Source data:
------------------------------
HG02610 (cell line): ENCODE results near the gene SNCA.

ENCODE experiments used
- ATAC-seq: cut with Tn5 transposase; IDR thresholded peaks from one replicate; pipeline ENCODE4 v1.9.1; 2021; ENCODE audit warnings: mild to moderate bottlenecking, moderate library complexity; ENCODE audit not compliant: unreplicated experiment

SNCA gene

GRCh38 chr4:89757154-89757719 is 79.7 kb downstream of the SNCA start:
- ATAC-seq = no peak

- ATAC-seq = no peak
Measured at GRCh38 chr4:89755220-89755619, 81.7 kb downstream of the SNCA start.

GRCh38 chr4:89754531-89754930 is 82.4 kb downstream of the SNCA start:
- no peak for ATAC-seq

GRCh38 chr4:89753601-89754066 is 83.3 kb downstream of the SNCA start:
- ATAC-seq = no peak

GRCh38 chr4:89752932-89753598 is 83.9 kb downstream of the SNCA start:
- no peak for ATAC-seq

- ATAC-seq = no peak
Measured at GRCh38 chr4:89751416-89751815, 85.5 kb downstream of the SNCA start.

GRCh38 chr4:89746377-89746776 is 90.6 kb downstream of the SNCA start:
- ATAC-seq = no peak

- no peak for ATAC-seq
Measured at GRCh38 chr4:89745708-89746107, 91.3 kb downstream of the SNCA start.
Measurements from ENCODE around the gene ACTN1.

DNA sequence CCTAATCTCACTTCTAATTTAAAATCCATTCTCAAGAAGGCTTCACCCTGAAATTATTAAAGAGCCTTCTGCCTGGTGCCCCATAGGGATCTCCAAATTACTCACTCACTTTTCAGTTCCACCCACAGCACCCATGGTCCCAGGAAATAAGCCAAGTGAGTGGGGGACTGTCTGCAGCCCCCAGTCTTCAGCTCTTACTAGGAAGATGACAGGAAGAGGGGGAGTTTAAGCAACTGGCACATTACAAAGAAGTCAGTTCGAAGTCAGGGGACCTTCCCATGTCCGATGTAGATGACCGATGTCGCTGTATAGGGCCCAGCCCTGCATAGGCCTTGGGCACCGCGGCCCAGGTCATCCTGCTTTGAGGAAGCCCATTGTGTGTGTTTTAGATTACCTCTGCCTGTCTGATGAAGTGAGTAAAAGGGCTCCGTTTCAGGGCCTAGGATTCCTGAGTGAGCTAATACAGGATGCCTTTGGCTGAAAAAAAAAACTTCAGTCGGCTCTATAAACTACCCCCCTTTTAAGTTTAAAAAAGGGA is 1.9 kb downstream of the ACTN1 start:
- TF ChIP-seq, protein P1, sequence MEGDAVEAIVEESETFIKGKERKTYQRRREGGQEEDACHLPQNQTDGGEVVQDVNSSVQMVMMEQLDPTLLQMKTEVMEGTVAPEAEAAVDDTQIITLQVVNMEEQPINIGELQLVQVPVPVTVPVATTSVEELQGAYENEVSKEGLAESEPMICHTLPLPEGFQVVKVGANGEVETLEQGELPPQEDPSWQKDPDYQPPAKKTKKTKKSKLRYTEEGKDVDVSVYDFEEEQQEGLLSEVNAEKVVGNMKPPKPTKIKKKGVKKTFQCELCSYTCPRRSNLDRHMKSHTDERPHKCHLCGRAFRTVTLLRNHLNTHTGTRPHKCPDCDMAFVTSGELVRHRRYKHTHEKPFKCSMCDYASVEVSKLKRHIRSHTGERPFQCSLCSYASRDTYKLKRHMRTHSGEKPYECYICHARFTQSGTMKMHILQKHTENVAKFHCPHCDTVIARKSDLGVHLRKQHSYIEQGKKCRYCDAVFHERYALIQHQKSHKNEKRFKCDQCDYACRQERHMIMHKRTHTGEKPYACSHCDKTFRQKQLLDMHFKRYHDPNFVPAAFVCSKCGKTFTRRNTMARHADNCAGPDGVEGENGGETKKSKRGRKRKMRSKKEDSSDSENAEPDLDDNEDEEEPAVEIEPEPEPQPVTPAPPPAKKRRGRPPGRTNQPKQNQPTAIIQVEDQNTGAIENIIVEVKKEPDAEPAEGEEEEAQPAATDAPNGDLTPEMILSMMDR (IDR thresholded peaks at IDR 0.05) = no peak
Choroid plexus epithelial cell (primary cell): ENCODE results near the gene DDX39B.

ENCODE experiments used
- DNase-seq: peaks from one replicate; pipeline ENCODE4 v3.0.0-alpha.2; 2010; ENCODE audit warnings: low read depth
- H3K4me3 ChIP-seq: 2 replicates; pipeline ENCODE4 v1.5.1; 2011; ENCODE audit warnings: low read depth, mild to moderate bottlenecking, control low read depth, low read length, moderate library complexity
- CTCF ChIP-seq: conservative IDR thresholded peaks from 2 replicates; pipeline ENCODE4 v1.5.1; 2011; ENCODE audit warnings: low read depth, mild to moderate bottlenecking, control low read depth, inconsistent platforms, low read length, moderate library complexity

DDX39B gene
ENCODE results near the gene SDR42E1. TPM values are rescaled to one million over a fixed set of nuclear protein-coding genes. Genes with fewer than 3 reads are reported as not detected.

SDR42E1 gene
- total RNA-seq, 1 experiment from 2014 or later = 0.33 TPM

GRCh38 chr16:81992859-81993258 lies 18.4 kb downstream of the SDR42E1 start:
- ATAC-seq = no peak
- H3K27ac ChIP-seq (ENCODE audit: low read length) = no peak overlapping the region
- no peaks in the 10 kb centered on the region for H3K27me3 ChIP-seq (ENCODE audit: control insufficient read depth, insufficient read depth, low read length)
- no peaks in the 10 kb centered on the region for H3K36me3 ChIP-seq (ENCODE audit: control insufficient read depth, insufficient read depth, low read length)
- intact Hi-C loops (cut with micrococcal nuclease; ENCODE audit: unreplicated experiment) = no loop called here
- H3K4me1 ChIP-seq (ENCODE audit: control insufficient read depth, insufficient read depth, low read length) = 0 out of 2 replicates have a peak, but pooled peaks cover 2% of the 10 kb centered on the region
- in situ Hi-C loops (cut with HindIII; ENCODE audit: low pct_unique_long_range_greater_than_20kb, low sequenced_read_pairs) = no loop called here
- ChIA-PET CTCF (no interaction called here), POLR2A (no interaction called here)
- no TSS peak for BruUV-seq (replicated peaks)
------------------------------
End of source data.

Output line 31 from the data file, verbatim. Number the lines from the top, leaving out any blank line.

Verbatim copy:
SDR42E1 gene